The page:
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Palestine Territories: Unraveling the knots

Dunia Bader reports for young Palestinians from the front line on the streets of Jerusalem. The student is part of the editorial team of the online portal "Qudscom" - the new young voice in Jerusalem's media landscape.

The conflict is playing out right around the corner. But Dunia Bader doesn't intend to take any chances. She gets some final instructions from her editor in chief, slings her camera equipment over her shoulders and heads out to the streets of Jerusalem. The 21-year-old is a reporter for the Palestinian online portal, "Qudscom" or "Your Jerusalem" and she reports about and for young Palestinians in her city. About 70 percent of the population of Jerusalem is under the age of 18, but young people are barely represented in the media.

Dunia Bader has been assigned to do a story about imprisoned Palestinian minors. Qudscom's editorial office is just a few meters away from the Damascus Gate, which leads to Jerusalem's Old City. After Friday prayers, it's often the scene of clashes when Palestinians demonstrate against the presence of Israeli soldiers and for unimpeded access to the holy sites.

A journalist caught between two fronts

Among the demonstrators there are a lot of minors, who are being arrested by Israeli soldiers for throwing stones, among other things. The human rights organization B‘Tselem estimates that more than 400 young people are currently being held in Israeli military prisons (figures from February 2016).

The view from the Qudscom office (photo: Alice Kohn)

The view from the Qudscom office

That's meant to be the focus of Dunia's story, but going to the demonstrations would be too dangerous for the journalism student. In any case, she says, the Israeli soldiers would stop her from getting anywhere close. So the young reporter has to find a different approach to gathering material for her story.

Qudscom has made it its mission to report on social, cultural or family-related topics that concern young people in Jerusalem. Perhaps inevitably, the politically charged situation in the Middle East also has an impact on the local media. The NGO Reporters Without Borders ranks the Palestinian Territories 132nd out of180 countries on its World Press Freedom Index. Journalists here are having to battle on a number of fronts.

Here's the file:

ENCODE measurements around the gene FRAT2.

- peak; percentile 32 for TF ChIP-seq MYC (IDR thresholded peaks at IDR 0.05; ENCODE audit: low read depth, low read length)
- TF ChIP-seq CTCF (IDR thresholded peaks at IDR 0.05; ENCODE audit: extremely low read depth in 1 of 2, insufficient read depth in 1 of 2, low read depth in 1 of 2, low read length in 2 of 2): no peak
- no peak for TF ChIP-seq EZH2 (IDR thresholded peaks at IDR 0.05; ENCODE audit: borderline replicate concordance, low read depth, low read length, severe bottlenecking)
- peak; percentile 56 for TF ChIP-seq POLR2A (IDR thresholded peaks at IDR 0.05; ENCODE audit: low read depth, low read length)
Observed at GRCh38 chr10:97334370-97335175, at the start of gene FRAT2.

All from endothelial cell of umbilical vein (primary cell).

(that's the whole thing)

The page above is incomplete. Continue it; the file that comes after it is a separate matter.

On the one hand, Israeli security forces routinely try to prevent Palestinian reporters from doing their job, blocking their movements, seizing their material or simply arresting them. On the other hand, the Palestinian secret service watches them closely. If they criticize the government or report about corruption, they risk being arrested on charges of treason.

Weighing the dangers

Dunia Bader, reporter Qudscom (Photo: Alice Kohn)

"I see it as my mission to give something back to my country" - Dunia Bader (left)

Dunia Bader and her colleagues have had to find ways of coping with this situation since 2015. Qudscom is one of the first media projects undertaken by the youth organization Palestinian Youth Vision, supported by Deutsche Welle's media development organization, DW Akademie. "I see it as my mission to give something back to my country by telling the world what's happening here," says the bubbly young reporter.

Does that call for a great deal of courage? The 21-year-old says that, above all, you have to be creative and think on your feet. A locked-up journalist is no good to anyone. So she decided to make her report, not about the arrests, but about young people who had been released from prison: Why were they arrested? How did their time in an Israeli prison change them? "This way, I can give the topic a personal face," says Dunia Bader, "and I can also manage to keep myself safe."

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